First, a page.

General Secretary Xi Jinping appears to have responded to recent protests by finally loosening the zero-Covid policy.
The changes are not being applied consistently, the timing for a full normalisation remains unclear, and infections and hospitalisations will no doubt increase (albeit detection is likely to decrease with less stringent testing).
But the direction of change towards fewer lockdowns is clear.
When added to greater state support for the distressed real estate sector (eg loan and repayment extensions, allowing eligible developers to raise equity finance and pursue M&A) and the potential target of 5% real GDP growth for 2023 (compared with the 4.4.% IMF forecast), according to Bloomberg reports, this signals a shift back to pragmatic over dogmatic policy.
The real interest rate is still positive, at 0.7%, and, therefore, the capacity for policy stimulus remains.
The long-term outlook for China, with all the attendant social, economic and geopolitical risks that have dominated the investment debate in recent years, has not changed. But, at least, the worst may have passed from self-destructive policies.
Whatever gets China going is positive for the rest of the world
The implications are also positive for interlinked manufacturers (eg Vietnam, where Chinese imports account for around one-third of GDP), commodity exporters (from Saudi Arabia and the GCC in crude oil, to Chile and Peru in copper) and tourist markets.
Time to revisit for foreign investors
Foreign outflows from locally listed Chinese equities to the end of September 2022 reversed the inflows of the prior year and a half. A shift back to pragmatic policy may persuade some to revisit. China has merely a 4% weight in the MSCI ACWI equity index, compared with its 10% and 19% shares, respectively, of global market capitalisation and GDP.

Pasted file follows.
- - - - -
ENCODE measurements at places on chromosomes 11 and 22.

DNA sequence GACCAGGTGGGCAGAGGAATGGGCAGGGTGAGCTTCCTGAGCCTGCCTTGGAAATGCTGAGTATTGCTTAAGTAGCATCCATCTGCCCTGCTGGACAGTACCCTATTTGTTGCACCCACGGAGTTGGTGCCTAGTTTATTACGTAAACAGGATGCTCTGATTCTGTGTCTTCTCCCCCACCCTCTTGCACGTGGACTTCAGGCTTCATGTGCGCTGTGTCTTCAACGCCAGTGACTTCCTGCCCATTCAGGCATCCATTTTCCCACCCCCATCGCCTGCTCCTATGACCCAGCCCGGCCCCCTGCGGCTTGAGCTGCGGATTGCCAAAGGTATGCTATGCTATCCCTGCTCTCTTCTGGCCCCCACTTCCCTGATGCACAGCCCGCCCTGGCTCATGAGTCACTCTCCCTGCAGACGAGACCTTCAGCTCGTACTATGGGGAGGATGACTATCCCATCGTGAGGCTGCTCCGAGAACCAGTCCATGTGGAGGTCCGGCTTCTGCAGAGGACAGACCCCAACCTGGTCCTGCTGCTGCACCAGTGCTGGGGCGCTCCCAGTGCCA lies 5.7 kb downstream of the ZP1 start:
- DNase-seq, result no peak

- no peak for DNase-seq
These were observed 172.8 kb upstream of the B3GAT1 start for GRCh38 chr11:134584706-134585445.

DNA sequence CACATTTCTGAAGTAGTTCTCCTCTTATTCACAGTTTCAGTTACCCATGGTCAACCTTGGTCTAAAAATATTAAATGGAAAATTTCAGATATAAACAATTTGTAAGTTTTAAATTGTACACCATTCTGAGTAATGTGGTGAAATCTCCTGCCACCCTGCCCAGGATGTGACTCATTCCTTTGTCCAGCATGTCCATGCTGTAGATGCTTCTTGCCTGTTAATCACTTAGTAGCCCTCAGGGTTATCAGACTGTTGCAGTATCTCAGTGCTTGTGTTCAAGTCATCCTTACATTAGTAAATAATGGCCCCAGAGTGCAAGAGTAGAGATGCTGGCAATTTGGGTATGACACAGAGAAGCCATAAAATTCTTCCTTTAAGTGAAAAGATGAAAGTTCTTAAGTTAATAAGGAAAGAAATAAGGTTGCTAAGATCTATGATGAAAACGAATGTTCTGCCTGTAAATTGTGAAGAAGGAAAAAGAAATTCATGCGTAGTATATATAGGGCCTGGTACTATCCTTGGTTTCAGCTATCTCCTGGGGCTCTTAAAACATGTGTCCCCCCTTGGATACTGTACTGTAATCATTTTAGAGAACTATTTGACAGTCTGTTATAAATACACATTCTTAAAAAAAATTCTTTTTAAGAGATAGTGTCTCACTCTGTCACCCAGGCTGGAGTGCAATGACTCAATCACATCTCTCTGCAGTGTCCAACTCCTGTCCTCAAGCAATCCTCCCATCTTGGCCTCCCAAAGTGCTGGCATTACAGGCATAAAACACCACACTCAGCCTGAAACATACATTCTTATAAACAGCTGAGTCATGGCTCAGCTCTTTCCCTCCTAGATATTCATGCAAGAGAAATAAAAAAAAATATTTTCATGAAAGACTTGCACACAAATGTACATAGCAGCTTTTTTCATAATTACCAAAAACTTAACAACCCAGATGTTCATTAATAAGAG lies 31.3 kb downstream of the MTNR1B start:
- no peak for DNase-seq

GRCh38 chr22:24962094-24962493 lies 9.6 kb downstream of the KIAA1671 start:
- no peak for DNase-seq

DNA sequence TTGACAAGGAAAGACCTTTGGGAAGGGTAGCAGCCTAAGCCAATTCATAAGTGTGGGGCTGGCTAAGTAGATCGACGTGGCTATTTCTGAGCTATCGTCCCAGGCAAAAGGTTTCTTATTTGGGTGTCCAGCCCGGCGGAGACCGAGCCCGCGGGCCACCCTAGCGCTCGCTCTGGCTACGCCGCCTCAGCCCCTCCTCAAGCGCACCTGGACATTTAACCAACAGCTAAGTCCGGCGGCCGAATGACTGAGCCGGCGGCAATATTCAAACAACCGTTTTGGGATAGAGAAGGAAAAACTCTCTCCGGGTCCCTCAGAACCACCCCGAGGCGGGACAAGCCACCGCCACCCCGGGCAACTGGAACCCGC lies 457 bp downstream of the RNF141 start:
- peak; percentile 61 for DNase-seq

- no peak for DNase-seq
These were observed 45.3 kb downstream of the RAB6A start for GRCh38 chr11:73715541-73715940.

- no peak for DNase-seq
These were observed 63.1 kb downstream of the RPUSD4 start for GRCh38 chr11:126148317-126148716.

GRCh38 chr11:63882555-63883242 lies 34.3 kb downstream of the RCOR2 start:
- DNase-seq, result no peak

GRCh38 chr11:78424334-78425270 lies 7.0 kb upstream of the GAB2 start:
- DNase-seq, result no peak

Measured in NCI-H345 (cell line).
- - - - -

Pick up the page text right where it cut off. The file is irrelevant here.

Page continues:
For others, the risk of an expansion of US sanctions, the dominance of the agenda of the Communist Party over that of the private sector and minority shareholders, and ESG concerns (however inconsistently applied) have taken China off the radar permanently. A sustained re-rating, whether driven by local investors (the forward dividend yield of 2.5% compares favourably with the local currency government bond yield of 2.7%) or foreigners, may test the conviction of these views.
Chinese equities, measured by MSCI China (Tech stocks Tencent, Alibaba, Meituan, JD, Baidu and Netease collectively make up almost one-third of the index) or the Shanghai Shenzhen CSI 300 (locally listed A-shares) are up c20% since the end of October 2022 low.
Both are still down over 20% year to date.
MSCI China is on trailing PB of 1.3x (for 10% ROE), a 22% discount to the five-year median, while forward PE is 12.2x (alongside 2.5% dividend yield), a 10% discount to the five-year median.
CSI 300 is on on trailing PB of 1.8x (for 12% ROE), a 4% discount to the five-year median, while forward PE is 13.5x (alongside 2.5% dividend yield), a 3% discount to the five-year median.
Hong Kong's HSI is on on trailing PB of 1.1x (for 9% ROE), an 8% discount to the five-year median, while forward PE is 11.0x (alongside 3.4% dividend yield), a 7% discount to the five-year median.
The Chinese renminbi real effective exchange rate is at its 10-year median.
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